Russia 2018, Part 1- The preparation.

I suppose the idea of going to watch England at a major tournament first came about on the eve of Euro 2016 in France. Obviously most of the matches were sold out by this point and the ones that weren’t were logistically difficult trips to organize at such short notice. I did however learn that the first ticket ballot usually opens around nine months before the tournament starts so in October 2017 we applied for the package of England’s group games. This was obviously before the draw was made so we had no idea who England were going to play or where it would be. Initially we were unsuccessful with our first attempt.

I can’t honestly remember the exact prices for each match but I can remember that the prices skyrocketed for matches in the knockout rounds so that’s why we decided to stick with the group matches. I do however distinctly remember looking at the England seven matches option which is how many the winners play and thinking well England definitely won’t end up playing that many (they did).

The second ticket ballot opened after the draw had been made and the option of applying for individual matches became available. Then on Thursday the 22nd of February it was confirmed on Fifa’s ticketing website that we were the proud owners of tickets to England’s first two matches against Tunisia and Panama.

This is probably a good point to introduce James who I’ve been friends with for very nearly 20 years. To be honest I wasn’t sure what his response would be when I asked him if he wanted to come with me to the World Cup because of the elephant in the room that is travelling to watch football in Russia. The response however was of course a positive one of “obviously we should go to the World Cup”.

Back to the 22nd February and the feeling of ecstasy of seeing green all over the application page on the Fifa website and then the horror of realising what you’ve done and that fact you can’t pull out now. I let James know by copying and sending the lyrics to the famous Three Lions anthem which merited the response “I’ve never been more excited”.

The following week James braved the beast from the East and came to stay overnight in my flat in Leeds as we set about the task of planning to cover the best part of 5500 miles by plane and train. Our first job was to apply for Fan ID’s which the authorities wanted every ticket holder to wear on them at all times. This acted as a visa to enter the country and enabled us to free transport to and from our matches.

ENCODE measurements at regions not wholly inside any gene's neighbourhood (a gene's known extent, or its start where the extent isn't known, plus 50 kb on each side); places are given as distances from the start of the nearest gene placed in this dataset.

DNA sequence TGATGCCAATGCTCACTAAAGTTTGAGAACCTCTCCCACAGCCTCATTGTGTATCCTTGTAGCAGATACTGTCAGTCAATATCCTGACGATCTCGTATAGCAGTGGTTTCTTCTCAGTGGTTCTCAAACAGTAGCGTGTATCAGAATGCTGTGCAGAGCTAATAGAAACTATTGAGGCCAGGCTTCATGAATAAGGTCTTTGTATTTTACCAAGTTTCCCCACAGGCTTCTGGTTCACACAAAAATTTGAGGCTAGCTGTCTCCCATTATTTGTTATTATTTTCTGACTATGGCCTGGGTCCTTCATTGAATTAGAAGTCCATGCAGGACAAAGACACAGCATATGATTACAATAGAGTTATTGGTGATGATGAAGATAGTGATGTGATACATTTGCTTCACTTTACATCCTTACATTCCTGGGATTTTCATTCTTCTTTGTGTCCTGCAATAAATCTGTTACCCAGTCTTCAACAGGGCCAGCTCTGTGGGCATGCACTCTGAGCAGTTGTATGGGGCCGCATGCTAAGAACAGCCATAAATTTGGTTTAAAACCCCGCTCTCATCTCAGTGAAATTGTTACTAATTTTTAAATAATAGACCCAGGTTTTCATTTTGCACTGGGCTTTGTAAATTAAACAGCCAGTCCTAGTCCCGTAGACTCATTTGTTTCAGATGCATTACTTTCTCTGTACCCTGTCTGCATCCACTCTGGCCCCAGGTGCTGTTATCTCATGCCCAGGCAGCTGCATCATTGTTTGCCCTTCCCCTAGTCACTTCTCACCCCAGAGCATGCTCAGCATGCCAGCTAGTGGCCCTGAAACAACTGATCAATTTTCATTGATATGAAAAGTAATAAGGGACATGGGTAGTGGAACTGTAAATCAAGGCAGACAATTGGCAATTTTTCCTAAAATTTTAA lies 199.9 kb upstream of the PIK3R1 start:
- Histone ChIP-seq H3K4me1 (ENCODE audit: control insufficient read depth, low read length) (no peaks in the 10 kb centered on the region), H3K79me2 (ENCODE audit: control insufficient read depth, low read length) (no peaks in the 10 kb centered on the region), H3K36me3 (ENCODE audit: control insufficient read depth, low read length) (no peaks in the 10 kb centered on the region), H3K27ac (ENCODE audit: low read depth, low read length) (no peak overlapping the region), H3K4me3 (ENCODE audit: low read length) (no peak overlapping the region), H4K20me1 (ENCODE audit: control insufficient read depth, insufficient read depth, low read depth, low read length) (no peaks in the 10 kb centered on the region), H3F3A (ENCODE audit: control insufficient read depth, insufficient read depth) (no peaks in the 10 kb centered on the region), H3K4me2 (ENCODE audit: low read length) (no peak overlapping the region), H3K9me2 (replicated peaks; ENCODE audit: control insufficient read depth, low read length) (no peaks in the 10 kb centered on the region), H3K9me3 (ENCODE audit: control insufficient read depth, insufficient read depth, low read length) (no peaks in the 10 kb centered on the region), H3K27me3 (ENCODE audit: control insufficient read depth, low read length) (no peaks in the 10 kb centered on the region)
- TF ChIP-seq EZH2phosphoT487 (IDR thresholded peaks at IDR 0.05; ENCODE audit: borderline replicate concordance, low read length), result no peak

Secondly it became apparent very quickly that airline companies were charging extortionate rates to fly into Russia from anywhere across Europe. So we devised a plan to essentially sneak up on Russia by flying with a budget airline company to neighbouring Latvia for £50 and then a couple of days latter a much shorter flight over the border to Moscow for £150. We looked at every available way of getting from the UK to Moscow including a seven day train journey from Paris to Moscow.

We decide to be based in Moscow for the 10 days we were there and to travel out on the free trains provided to the two matches. England’s opener against Tunisia was down in Southern Russia in the city which use to be called Stalingrad but is now Volgograd. Worryingly a quick Google search of the city came up with a picture of a tank and showed the close proximity the city has with the infamous Ukrainian border. The time the train was due to take to get there was an eye watering solid 24 hours from Moscow (and no that isn’t a typo).

Although the length of time on the trains was somewhat concerning we had in one day managed to book flights, accommodation, match tickets and travel for around the £400 mark. This obviously called for a trudge through the snow to the pub for a well deserved pint or few, completely unaware of the diplomatic incident that was about to occur in the coming days between the UK and Russia.

Just over a week later on the 4th March the poisoning of the Skripal’s happened with Russia being directly blamed by the UK leading the expulsion of diplomats from both sides. It seemed like every night there would be a new development in the story that shadowed the build up to the tournament.

Looking back now we felt incredibly unfazed by it all, it’s not often a major diplomatic incident is having a direct affect on you and your plans. Everyone told us we were mad or had a death wish, I wouldn’t describe myself as a stubborn person but the more I heard people telling me this, the more determined it made me to go and prove them wrong.

Only two people told me it was a brilliant thing to do, one was a local in the pub I use to work at and the other was a man on the phone from the bank who probably started on the closing of account forms after I told him. Interestingly when we got back the same people who told us we would be killed were the first ones to say it was all just media guff and they didn’t believe it for a second. Ye right.

Away from the all the media attention Russia was getting me and James were still making our final preparations to go. This included buying our retro England shirts, I had bought Bobby Moore’s 1966 World Cup Final shirt and James had gone for Gazza’s Italia 90 one. Whilst driving to May’s Champions League final in Kiev from Merseyside a group of Liverpool fans had set up a Twitter account to keep people informed about their progress which gave me the idea of doing something similar. James suggested Instagram so the 2 lions, @52yearsofhurt account was born.  

Finally on the eve of departure we were ready to go. Bag packed, paperwork sorted and alarms set, let the greatest sporting event on the planet begin and we had front row seats, well top tier seats.  

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